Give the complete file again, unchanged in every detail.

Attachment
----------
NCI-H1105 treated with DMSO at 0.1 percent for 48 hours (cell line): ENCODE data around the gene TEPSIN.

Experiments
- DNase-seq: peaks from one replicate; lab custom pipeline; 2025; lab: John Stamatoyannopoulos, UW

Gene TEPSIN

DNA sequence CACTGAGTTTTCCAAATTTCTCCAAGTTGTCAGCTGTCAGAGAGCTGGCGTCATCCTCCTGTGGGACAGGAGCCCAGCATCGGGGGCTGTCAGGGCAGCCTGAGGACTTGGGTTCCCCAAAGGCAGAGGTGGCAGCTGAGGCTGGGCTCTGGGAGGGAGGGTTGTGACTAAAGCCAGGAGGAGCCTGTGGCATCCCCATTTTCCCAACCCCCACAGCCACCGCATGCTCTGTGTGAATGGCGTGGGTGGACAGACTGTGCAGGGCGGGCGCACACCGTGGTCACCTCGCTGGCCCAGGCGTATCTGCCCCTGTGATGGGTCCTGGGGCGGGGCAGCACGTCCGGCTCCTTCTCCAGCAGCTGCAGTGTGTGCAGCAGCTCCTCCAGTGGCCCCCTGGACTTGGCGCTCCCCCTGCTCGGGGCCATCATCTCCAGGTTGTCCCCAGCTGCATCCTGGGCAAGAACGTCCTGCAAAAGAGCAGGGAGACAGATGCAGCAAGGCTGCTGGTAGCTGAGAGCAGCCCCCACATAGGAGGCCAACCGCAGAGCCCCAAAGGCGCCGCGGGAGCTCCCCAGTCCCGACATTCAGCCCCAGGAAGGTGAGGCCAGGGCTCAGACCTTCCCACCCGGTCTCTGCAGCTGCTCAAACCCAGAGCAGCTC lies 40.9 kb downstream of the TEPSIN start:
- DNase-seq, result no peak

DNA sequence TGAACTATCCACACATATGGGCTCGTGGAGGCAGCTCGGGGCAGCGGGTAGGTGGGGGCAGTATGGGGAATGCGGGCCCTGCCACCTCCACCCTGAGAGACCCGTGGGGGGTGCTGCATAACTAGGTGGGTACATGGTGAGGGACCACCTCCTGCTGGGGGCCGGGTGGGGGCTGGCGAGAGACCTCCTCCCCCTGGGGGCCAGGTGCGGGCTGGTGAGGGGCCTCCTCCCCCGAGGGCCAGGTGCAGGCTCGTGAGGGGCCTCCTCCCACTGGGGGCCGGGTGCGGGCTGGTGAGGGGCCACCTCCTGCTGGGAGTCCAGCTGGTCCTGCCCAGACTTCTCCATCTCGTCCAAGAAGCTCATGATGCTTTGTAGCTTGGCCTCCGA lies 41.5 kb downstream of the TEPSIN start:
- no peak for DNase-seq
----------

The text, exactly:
NCI-H1105 treated with DMSO at 0.1 percent for 48 hours (cell line): ENCODE data around the gene TEPSIN.

Experiments
- DNase-seq: peaks from one replicate; lab custom pipeline; 2025; lab: John Stamatoyannopoulos, UW

Gene TEPSIN

DNA sequence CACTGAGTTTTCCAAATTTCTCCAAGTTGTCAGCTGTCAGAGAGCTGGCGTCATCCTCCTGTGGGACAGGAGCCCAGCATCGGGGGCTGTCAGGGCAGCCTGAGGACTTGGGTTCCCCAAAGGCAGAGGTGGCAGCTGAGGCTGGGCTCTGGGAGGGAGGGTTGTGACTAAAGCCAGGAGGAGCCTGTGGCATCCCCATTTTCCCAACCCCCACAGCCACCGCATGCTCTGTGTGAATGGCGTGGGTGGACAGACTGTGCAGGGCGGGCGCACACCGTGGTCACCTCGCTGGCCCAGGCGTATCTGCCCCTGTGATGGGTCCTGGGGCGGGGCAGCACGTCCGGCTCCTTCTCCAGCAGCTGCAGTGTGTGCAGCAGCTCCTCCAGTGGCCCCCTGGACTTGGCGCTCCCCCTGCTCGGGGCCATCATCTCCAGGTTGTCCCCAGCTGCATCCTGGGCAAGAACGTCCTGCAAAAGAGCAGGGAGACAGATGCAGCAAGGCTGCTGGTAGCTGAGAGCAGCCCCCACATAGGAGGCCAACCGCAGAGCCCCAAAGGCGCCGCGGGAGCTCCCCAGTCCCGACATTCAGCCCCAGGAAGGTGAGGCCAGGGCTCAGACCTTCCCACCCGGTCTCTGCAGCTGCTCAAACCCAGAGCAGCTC lies 40.9 kb downstream of the TEPSIN start:
- DNase-seq, result no peak

DNA sequence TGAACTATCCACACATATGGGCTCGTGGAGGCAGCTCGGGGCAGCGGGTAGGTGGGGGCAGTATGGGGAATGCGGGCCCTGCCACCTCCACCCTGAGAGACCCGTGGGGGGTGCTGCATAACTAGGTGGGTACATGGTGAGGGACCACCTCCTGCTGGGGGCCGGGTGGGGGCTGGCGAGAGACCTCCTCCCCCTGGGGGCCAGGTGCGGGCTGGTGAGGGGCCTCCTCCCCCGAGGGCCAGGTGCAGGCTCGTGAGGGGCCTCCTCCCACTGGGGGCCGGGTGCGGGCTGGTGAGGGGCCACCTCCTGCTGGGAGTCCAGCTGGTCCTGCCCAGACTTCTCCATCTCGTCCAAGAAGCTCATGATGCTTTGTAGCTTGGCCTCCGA lies 41.5 kb downstream of the TEPSIN start:
- no peak for DNase-seq